ITT Educational Services has increasingly been the subject of state and federal investigations in recent years.  These actions have resulted often in sanctions against ITT and penalties.  Nevertheless,   the US Department of Education does not recognize the validity of their own investigations, when the student who has his diploma petitions for student loan relief .

In  essence, the Department of Education wants each student to prove that he was defrauded, that “what he got” was too expensive for the results obtained.  In short, the student must prove the price of the education far outweighed its real world earning potential.

This burden falls on the student, even though both federal and many state governments are currently investigating inadequate instruction in rogue schools taking federal student loan moies.  Many of these investigations show oversight of federal student loan lending has been lacking.  Most often, significant findings of neglect and abuse on the part of trade schools were left unwatched but then “discovered” by government agencies.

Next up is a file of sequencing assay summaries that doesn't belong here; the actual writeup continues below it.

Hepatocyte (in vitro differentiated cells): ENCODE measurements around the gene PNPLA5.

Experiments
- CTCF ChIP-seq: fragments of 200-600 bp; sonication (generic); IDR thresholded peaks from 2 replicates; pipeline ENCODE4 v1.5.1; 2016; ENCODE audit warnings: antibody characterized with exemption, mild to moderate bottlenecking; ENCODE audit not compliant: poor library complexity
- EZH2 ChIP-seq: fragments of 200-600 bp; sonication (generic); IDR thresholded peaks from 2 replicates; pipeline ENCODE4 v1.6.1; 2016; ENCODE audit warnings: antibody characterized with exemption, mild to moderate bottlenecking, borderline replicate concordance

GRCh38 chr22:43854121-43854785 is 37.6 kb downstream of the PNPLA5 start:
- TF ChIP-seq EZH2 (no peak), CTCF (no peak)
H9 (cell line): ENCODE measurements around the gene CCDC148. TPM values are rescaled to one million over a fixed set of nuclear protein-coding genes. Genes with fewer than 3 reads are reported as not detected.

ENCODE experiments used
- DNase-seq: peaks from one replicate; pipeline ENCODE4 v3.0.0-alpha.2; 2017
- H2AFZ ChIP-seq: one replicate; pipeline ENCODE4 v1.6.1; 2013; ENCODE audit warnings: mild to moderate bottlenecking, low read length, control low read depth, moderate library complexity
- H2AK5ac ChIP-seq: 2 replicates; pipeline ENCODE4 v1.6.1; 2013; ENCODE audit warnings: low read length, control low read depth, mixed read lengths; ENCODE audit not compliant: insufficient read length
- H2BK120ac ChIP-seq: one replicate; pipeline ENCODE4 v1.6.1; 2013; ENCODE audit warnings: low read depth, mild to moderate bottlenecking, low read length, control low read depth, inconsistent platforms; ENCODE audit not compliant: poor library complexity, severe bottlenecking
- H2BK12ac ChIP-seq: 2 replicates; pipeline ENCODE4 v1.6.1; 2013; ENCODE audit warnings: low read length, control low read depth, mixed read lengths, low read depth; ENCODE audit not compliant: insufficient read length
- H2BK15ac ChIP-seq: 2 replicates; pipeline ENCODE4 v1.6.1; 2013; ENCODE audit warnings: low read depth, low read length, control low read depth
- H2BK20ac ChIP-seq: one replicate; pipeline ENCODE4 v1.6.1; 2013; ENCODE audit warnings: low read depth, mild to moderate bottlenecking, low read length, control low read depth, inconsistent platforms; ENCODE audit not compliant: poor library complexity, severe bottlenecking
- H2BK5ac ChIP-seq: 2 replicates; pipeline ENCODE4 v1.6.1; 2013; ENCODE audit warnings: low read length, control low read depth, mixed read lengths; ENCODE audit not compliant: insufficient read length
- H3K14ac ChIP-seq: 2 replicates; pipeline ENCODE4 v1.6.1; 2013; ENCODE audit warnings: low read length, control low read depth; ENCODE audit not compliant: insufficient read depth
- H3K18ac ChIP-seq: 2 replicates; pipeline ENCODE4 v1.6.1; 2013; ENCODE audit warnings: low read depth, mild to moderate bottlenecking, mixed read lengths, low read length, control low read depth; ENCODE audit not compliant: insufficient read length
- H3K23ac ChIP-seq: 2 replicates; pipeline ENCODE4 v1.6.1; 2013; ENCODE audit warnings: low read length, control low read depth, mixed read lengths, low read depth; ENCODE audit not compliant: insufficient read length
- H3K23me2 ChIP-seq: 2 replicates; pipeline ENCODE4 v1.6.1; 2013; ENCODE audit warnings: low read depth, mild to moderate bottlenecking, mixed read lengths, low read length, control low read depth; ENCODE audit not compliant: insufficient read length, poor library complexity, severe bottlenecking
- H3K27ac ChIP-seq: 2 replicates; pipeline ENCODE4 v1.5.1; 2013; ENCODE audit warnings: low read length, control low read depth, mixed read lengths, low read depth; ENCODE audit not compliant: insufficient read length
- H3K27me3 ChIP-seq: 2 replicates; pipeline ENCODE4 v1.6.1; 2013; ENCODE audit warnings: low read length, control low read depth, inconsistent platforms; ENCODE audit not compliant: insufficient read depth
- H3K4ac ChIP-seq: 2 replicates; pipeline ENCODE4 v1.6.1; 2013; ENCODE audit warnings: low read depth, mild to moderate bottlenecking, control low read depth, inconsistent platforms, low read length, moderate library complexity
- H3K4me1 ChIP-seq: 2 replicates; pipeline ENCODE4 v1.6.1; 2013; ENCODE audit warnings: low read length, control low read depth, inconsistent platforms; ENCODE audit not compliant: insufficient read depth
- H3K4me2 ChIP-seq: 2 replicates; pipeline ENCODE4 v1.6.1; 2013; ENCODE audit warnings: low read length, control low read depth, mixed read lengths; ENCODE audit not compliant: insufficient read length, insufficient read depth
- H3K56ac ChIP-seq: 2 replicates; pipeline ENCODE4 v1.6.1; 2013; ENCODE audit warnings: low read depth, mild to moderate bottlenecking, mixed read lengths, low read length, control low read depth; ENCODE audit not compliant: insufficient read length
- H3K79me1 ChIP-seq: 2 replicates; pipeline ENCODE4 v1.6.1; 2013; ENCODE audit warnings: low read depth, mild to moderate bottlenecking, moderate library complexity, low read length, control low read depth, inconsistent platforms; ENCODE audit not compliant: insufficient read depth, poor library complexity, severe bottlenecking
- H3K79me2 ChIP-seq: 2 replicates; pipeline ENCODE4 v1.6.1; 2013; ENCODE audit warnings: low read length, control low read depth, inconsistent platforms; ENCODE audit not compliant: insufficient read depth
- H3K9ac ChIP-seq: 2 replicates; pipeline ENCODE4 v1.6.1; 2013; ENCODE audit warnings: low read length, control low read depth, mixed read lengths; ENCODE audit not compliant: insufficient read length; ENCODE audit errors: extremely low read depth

So it can be tough getting an administrative discharge.  If denied, an appeal can always be taken directly to the Department of Education.  This is where the counsel of an attorney experienced in this area can be quite useful.

If the Department of Education administrative discharge appeal is not effective, every student has access to the federal courts. The student may seek to address the student loan debt directly with the Department of Education in an “adversary complaint” in the bankruptcy courts.

Due to the fact that ITT and other schools have recently lost their entitlement to federal funds from student loans, the courts will be burdened more and more with these issues, as will the Department of Education in considering administrative discharges. At this point in time, it seems that many of the “trade schools” in all probability will be closing in the coming months.